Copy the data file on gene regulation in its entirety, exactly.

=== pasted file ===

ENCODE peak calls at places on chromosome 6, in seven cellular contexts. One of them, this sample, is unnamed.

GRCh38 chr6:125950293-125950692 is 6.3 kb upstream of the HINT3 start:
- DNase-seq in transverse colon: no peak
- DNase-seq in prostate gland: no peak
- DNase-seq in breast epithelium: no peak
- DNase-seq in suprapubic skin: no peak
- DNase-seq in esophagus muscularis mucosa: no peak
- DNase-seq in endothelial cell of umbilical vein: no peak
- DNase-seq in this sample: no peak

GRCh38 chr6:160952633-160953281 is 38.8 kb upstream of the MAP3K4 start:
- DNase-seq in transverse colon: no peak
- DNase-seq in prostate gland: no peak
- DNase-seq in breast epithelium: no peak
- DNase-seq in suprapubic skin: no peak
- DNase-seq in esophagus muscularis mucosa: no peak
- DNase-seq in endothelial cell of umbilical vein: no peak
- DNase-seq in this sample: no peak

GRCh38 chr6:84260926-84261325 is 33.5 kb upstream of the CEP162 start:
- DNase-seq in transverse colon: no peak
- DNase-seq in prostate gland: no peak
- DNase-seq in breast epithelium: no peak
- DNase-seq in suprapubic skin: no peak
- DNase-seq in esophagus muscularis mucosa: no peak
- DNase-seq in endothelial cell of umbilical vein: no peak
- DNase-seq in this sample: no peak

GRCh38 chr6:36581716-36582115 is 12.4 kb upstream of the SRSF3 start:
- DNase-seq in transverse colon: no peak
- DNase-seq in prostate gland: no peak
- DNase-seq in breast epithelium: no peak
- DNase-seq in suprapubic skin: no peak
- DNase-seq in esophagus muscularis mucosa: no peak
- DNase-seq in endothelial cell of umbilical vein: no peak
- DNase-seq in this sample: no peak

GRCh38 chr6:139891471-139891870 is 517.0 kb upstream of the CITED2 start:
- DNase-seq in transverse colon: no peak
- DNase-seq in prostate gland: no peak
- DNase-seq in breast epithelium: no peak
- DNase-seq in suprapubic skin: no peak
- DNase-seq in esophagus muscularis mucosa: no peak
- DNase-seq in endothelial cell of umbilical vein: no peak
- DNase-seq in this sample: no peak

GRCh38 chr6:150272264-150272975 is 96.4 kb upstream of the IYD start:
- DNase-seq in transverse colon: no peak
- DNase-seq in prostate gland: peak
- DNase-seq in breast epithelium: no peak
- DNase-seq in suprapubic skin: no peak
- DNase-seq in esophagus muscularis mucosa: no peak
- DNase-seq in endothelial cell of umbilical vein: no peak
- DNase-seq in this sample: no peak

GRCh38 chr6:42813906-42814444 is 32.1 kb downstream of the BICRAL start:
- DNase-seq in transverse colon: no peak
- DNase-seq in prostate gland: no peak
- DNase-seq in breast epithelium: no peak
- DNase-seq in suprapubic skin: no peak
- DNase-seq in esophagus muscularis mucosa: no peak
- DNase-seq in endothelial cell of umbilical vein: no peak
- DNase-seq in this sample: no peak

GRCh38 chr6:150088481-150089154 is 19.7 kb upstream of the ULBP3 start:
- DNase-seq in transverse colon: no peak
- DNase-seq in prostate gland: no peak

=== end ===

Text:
ENCODE peak calls at places on chromosome 6, in seven cellular contexts. One of them, this sample, is unnamed.

GRCh38 chr6:125950293-125950692 is 6.3 kb upstream of the HINT3 start:
- DNase-seq in transverse colon: no peak
- DNase-seq in prostate gland: no peak
- DNase-seq in breast epithelium: no peak
- DNase-seq in suprapubic skin: no peak
- DNase-seq in esophagus muscularis mucosa: no peak
- DNase-seq in endothelial cell of umbilical vein: no peak
- DNase-seq in this sample: no peak

GRCh38 chr6:160952633-160953281 is 38.8 kb upstream of the MAP3K4 start:
- DNase-seq in transverse colon: no peak
- DNase-seq in prostate gland: no peak
- DNase-seq in breast epithelium: no peak
- DNase-seq in suprapubic skin: no peak
- DNase-seq in esophagus muscularis mucosa: no peak
- DNase-seq in endothelial cell of umbilical vein: no peak
- DNase-seq in this sample: no peak

GRCh38 chr6:84260926-84261325 is 33.5 kb upstream of the CEP162 start:
- DNase-seq in transverse colon: no peak
- DNase-seq in prostate gland: no peak
- DNase-seq in breast epithelium: no peak
- DNase-seq in suprapubic skin: no peak
- DNase-seq in esophagus muscularis mucosa: no peak
- DNase-seq in endothelial cell of umbilical vein: no peak
- DNase-seq in this sample: no peak

GRCh38 chr6:36581716-36582115 is 12.4 kb upstream of the SRSF3 start:
- DNase-seq in transverse colon: no peak
- DNase-seq in prostate gland: no peak
- DNase-seq in breast epithelium: no peak
- DNase-seq in suprapubic skin: no peak
- DNase-seq in esophagus muscularis mucosa: no peak
- DNase-seq in endothelial cell of umbilical vein: no peak
- DNase-seq in this sample: no peak

GRCh38 chr6:139891471-139891870 is 517.0 kb upstream of the CITED2 start:
- DNase-seq in transverse colon: no peak
- DNase-seq in prostate gland: no peak
- DNase-seq in breast epithelium: no peak
- DNase-seq in suprapubic skin: no peak
- DNase-seq in esophagus muscularis mucosa: no peak
- DNase-seq in endothelial cell of umbilical vein: no peak
- DNase-seq in this sample: no peak

GRCh38 chr6:150272264-150272975 is 96.4 kb upstream of the IYD start:
- DNase-seq in transverse colon: no peak
- DNase-seq in prostate gland: peak
- DNase-seq in breast epithelium: no peak
- DNase-seq in suprapubic skin: no peak
- DNase-seq in esophagus muscularis mucosa: no peak
- DNase-seq in endothelial cell of umbilical vein: no peak
- DNase-seq in this sample: no peak

GRCh38 chr6:42813906-42814444 is 32.1 kb downstream of the BICRAL start:
- DNase-seq in transverse colon: no peak
- DNase-seq in prostate gland: no peak
- DNase-seq in breast epithelium: no peak
- DNase-seq in suprapubic skin: no peak
- DNase-seq in esophagus muscularis mucosa: no peak
- DNase-seq in endothelial cell of umbilical vein: no peak
- DNase-seq in this sample: no peak

GRCh38 chr6:150088481-150089154 is 19.7 kb upstream of the ULBP3 start:
- DNase-seq in transverse colon: no peak
- DNase-seq in prostate gland: no peak